Thoughts about breaking silos of software engineering teams

The problem of silos in organizations disturbs minds for ages. You can find a lot of thoughts about this topic on the Internet. They all have common thoughts and suggestions about overcoming the problem with silo teams. In this article I want to give one more perspective of the origin of the problem and first easy steps which could help on the way of pushing out the silo mentality.

What Internet says about the Silo Mentality?

Most of the thoughts come down to several reasons why we have isolated teams, such as people with similar expertise and goals clustered into exclusive groups. Such groups tend to think in the category “us vs. them” and take ownership of resources competitively, rather than sharing and collaborating. Such a mindset creates unnecessary competition, which delays achieving results.

It’s not always visible that you have silos. The formation of them is a natural process and with unaware management could be mimicked by employees, who do what their leadership does. Forbes analyzed and came to the conclusion that the root cause of isolated teams lay not in employees unwillingness to communicate.

When we take a deeper a look at the root cause of these issues, we find that more often than not silos are the result of a conflicted leadership team.

If you ever spotted that you’re unaware about major initiatives, information or process changes in the organization, if bottom-up communication is limited, if the principle “there are no stupid questions” sounds as an alien phrase for your environment at work, then the silo mentality might already be in your organization.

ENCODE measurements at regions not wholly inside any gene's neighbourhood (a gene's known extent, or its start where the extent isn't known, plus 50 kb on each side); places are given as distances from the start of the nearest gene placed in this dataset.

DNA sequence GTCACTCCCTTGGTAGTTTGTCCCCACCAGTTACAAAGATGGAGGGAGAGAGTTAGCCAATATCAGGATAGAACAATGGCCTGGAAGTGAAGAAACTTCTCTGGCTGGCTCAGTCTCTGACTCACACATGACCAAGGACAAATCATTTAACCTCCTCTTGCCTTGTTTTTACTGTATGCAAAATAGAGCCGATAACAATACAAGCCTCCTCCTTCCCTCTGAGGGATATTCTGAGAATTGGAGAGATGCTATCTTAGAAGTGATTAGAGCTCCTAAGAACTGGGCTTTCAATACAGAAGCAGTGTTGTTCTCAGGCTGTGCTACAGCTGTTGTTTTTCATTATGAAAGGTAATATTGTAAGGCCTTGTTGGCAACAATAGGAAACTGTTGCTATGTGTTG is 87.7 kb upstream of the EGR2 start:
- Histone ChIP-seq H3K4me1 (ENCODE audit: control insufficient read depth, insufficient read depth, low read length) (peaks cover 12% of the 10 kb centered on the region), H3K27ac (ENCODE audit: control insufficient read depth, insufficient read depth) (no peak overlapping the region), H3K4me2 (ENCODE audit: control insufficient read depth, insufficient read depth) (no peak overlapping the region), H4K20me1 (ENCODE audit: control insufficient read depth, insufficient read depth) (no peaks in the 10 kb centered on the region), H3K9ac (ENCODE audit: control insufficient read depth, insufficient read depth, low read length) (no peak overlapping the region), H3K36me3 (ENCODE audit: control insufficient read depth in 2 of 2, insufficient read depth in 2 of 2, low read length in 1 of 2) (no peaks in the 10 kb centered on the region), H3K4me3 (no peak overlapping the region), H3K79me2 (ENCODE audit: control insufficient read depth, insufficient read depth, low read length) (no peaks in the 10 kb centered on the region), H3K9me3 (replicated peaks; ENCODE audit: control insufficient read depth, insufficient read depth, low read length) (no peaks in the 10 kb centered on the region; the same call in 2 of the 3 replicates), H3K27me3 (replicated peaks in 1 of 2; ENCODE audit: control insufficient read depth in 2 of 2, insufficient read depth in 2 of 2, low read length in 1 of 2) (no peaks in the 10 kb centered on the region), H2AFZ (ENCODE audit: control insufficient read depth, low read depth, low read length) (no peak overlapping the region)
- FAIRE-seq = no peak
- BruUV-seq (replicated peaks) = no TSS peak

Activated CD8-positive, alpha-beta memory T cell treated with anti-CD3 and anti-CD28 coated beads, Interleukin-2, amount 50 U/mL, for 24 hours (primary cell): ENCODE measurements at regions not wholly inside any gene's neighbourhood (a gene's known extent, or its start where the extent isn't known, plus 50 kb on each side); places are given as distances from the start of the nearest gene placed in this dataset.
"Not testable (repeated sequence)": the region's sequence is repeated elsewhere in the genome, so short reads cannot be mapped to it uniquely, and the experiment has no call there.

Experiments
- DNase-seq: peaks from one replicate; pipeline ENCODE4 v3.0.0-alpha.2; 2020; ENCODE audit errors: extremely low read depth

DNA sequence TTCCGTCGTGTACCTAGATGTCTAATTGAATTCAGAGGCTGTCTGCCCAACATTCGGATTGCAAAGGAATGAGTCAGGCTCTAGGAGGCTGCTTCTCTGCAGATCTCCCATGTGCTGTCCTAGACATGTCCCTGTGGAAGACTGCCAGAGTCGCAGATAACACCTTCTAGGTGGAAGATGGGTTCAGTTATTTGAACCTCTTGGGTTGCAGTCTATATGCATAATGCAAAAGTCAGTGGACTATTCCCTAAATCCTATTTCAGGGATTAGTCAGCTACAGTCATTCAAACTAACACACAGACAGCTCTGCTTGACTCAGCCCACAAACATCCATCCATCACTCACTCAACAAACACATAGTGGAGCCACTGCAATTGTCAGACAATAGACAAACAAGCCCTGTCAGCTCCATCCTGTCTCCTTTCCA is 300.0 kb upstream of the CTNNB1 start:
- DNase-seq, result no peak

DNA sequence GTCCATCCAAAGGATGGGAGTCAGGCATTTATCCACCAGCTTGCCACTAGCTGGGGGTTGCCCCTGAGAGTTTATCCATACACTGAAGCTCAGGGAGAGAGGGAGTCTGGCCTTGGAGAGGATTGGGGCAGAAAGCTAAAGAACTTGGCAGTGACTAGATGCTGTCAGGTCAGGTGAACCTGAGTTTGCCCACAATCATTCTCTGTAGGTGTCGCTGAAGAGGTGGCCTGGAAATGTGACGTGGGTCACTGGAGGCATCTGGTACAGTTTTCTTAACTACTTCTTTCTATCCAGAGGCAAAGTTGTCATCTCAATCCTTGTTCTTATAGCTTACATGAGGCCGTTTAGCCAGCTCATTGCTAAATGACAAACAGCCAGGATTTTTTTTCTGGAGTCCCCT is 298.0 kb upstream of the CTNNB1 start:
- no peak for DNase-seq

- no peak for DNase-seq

A culture of collaboration starts from the top — employees will mimic what they see in management, so it’s crucial for executives and managers to model resource- and information-sharing.

How to live Now knowing That?

At first, I would understand what is the root cause of the silo mentality problem. It might not be the fact that people are overloaded and have constant pressure of a tight delivery schedule. It might be that they don’t see demand for this from their leaders. Forbes has interesting thoughts about that (find the link to the article above). Employees mimic their leaders and the latter should lead by example.

Secondly, I would look at the origin of the problem from a bit different perspective. Every behavior has different reasons, we need to understand “Why” before making a decision about “How”. Take this perspective for an example. Some people are not communicating enough not because they don’t want to. People in the same group might have a bit of an orthogonal mindset and interests and this is enough to start communicating less. Their managers could ask them to talk and communicate more, but it will be a short term solution if the main problem is not addressed: people need to have common interests to get emotional contact. It is rather manager’s task, than employees, to create an environment which facilitates such communication.

And thirdly, I would consider the urgency and importance of activities towards pushing the silo mentality out. It’s not something which is very urgent and not related directly to delivering of features. But if you look from a different perspective, you would see that teams efficiency also depends on it. And then this is important. Such things like “important, but not urgent” require constant focus, because it could easily slip away from the scope of your daily agenda. Activities around overcoming the silo issue should be unobtrusively implemented and the sooner the better. The more the silo mentality not addressed, the more normal for your organization it becomes.